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We didn't need these flavorful little dishes to punch up the excellent, spicy, marinated pork with vegetables. Also excellent was the brined and boiled pork bossam, sliced like an old-fashioned roast and sided with leaves of fresh, cool napa cabbage. We folded hunks of pork in the cabbage leaves and spiced them up with kimchi and a couple of slices of raw garlic.
To cool things down after the meal, servers bring out cups of cold cinnamon tea. Carol Ann, who has traveled through Korea, was suitably impressed. "In Seoul," she said, "a place like this would be considered a fancy, elegant restaurant."
It's certainly the fanciest Korean restaurant in Overland Park, but it's inexpensive enough that it couldn't really be considered elegant. The costliest dish on the menu is a wonderful platter of beef short ribs; every other entrée is under $20. Actually, the joint would be a lot more elegant if the Kwons invested in napkins: They're currently using cocktail-sized napkins, which are ridiculous for anything involving eating.
As a cost-saving measure, those napkins are a turnoff, but the economies of the menu are alluring. On the night I dined with Lou Jane, Bob and Truman, we ordered a lot of dishes to share, and the tab wasn't at all daunting. Lou Jane, back from a trip to Turkey, had severe laryngitis and was forced to eat in silence while Truman dominated the conversation at the table, comparing Korean cuisine with that of his native Florida. "It's all stews and fish and a lot of pickled and spicy stuff," Truman said.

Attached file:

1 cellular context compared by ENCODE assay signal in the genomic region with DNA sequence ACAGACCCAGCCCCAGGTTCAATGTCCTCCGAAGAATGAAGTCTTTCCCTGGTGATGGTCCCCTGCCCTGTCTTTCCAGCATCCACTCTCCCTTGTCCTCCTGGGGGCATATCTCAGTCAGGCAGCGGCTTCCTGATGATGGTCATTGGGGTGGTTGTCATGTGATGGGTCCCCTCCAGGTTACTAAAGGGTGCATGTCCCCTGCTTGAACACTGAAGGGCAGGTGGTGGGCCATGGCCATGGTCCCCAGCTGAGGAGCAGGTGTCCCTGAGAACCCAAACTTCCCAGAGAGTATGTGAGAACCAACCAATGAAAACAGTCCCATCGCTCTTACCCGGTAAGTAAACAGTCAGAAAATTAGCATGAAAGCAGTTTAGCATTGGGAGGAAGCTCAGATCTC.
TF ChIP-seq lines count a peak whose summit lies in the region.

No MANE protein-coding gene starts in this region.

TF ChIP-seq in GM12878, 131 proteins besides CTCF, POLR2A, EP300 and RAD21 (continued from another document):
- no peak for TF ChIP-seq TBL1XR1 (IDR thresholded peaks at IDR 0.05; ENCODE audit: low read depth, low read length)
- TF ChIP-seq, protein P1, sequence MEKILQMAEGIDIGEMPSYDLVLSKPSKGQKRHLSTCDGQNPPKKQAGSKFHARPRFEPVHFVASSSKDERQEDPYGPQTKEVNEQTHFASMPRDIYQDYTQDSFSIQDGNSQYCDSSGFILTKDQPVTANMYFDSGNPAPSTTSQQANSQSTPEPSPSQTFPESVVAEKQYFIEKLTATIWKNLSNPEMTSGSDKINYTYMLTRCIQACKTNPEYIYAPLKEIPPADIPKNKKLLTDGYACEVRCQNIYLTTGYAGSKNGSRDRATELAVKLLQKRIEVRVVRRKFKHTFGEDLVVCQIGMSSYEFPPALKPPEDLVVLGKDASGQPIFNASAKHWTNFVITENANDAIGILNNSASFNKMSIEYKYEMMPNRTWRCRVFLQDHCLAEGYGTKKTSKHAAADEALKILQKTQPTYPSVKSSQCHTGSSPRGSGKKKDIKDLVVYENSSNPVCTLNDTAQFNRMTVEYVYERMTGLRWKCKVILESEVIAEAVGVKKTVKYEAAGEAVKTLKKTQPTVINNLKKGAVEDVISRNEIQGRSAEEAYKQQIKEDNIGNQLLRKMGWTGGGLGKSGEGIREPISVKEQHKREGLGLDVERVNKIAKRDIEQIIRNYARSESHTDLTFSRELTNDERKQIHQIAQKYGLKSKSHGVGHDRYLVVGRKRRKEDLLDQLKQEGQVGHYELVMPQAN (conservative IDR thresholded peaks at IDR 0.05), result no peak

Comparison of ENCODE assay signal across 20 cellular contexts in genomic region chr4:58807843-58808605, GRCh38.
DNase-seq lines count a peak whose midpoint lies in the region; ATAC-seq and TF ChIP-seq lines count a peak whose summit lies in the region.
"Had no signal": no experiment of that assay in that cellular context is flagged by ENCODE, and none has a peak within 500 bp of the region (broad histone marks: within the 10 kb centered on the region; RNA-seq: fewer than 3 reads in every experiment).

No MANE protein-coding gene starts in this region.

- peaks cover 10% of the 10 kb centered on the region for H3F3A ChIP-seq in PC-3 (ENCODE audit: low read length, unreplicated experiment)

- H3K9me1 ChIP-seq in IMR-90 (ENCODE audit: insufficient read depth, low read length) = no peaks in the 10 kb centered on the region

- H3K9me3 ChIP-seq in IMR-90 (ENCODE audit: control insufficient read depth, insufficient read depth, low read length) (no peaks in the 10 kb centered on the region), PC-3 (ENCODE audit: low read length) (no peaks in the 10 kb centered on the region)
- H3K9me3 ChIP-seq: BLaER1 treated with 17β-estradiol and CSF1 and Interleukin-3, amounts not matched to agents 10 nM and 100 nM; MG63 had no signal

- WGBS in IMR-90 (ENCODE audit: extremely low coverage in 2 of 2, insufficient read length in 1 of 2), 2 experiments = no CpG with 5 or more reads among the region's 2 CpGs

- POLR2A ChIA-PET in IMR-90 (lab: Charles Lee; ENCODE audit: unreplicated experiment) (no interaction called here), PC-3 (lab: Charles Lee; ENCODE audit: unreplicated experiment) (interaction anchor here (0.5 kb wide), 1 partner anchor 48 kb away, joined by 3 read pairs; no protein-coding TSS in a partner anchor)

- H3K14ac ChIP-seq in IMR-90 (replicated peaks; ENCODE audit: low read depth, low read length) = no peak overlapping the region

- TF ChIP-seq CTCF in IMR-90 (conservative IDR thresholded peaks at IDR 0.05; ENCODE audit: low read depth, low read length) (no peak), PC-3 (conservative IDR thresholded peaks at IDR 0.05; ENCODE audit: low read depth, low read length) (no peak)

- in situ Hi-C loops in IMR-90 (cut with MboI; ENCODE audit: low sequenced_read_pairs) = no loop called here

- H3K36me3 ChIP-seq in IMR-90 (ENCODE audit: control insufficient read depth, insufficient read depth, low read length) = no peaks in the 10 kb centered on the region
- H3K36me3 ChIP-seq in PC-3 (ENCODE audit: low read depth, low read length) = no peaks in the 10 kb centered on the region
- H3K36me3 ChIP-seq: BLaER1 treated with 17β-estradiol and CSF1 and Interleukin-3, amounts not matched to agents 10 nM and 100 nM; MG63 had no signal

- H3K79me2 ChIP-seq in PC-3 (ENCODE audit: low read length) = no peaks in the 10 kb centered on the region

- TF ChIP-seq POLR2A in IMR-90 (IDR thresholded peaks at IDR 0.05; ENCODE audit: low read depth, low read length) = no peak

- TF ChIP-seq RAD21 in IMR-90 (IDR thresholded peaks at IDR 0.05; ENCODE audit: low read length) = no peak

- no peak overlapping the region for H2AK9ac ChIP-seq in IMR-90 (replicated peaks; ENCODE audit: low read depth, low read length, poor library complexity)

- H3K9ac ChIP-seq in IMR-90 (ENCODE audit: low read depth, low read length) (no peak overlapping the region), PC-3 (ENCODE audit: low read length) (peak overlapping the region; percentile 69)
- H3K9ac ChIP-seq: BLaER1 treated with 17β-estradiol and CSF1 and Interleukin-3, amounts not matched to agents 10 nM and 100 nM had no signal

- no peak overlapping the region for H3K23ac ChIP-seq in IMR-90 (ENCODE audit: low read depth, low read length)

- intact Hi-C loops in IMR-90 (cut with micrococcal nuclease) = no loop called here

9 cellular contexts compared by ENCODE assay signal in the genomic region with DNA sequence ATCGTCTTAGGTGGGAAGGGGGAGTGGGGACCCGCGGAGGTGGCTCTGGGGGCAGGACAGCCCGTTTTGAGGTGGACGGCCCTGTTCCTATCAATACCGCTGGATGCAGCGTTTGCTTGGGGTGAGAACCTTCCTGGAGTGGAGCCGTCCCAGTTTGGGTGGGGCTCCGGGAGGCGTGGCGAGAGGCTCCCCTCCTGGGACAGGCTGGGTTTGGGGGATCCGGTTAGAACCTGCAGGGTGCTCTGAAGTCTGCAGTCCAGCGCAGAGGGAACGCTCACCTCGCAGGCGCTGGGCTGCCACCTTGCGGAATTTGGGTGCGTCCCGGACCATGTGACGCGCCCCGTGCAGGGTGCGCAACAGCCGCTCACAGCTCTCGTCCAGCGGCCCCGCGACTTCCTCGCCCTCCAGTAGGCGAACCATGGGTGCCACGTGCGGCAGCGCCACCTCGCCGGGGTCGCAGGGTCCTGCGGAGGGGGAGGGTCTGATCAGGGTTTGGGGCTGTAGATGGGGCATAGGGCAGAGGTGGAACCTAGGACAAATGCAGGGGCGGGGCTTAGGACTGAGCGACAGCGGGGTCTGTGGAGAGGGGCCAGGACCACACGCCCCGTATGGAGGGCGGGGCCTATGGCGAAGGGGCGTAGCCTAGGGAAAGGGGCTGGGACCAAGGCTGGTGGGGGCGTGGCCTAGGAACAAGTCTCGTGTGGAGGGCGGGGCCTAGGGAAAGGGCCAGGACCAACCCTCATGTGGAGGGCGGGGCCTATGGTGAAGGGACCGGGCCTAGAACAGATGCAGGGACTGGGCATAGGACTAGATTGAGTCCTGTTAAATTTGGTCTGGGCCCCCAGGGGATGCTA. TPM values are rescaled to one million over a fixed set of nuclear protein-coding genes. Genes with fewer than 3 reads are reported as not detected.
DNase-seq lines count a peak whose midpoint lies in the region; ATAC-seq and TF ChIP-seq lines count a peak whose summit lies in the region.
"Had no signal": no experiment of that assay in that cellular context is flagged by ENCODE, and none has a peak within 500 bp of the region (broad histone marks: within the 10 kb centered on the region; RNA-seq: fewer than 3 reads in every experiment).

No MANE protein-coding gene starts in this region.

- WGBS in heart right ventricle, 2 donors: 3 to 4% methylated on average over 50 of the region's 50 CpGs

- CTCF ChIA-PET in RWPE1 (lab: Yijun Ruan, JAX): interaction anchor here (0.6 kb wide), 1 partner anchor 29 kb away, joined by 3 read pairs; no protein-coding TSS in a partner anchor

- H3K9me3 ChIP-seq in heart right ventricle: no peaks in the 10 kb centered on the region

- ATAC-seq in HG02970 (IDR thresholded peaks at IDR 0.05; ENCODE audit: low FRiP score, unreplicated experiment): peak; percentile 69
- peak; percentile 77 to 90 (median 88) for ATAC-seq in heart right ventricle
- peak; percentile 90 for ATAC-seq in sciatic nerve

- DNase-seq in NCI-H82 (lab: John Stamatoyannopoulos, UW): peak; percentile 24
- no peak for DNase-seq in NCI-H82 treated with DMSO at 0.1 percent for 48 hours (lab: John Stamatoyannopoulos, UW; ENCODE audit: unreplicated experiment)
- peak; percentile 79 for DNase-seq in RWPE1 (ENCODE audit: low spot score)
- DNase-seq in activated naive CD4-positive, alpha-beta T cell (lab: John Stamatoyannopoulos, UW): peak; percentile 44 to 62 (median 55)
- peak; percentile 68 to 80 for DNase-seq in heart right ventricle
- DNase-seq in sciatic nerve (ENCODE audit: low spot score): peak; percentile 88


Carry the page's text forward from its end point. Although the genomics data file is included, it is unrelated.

Lou Jane rolled her eyes and took a swig of white wine. "Just order for me," she rasped, grabbing my arm. I took the liberty of ordering her a classic Korean comfort dish: dol sot bibim bap, a hot stone bowl filled with rice — deliciously crunchy from the intense heat of the bowl — along with vegetables and chopped beef and topped with a fried egg. Bob, the meat-and-potatoes eater in this group, had cast a wary eye at all the spicy condiments (though he'd bravely sampled a few) and was thrilled to find a familiar-sounding galbi steak, marinated in a sweet-soy sauce and served on a sizzling iron platter. It was as good as anything he's eaten at the Golden Ox, just without a baked potato.
Although Sobahn's fare leans heavily toward meat and fish, the Kwons do serve vegetarian dishes, and I really enjoyed the dubu steak, not steak at all but fat squares of pan-sautéed tofu in a silky amber sauce that was slightly, but not cloyingly, sweet.
Truman, meanwhile, was unnerved by the stainless-steel chopsticks. "You can either knit a sweater with these," he complained, "or use them for a surgical procedure. But not for eating." He was much happier when the server brought him a fork, which he used effectively on his yukgae jang stew of sliced beef, which was a little more fiery than he expected. "I've never tasted anything like it," he said as he grabbed his water glass. Claiming that he'd burnt his tongue, Truman was a little less chatty during dinner, and Lou Jane smiled. "Here," she croaked out, pushing a dish of hot radish kimchi in his direction, "eat more of this."
He revived as we sipped cold cinnamon tea and he soon found his tongue, cross-examining Sharon Kwon.
"Don't you miss singing opera?" he asked. "Wouldn't you rather be back in New York City instead of stuck here in ol' Overland Park?"
"I love being back and working with my family," she said.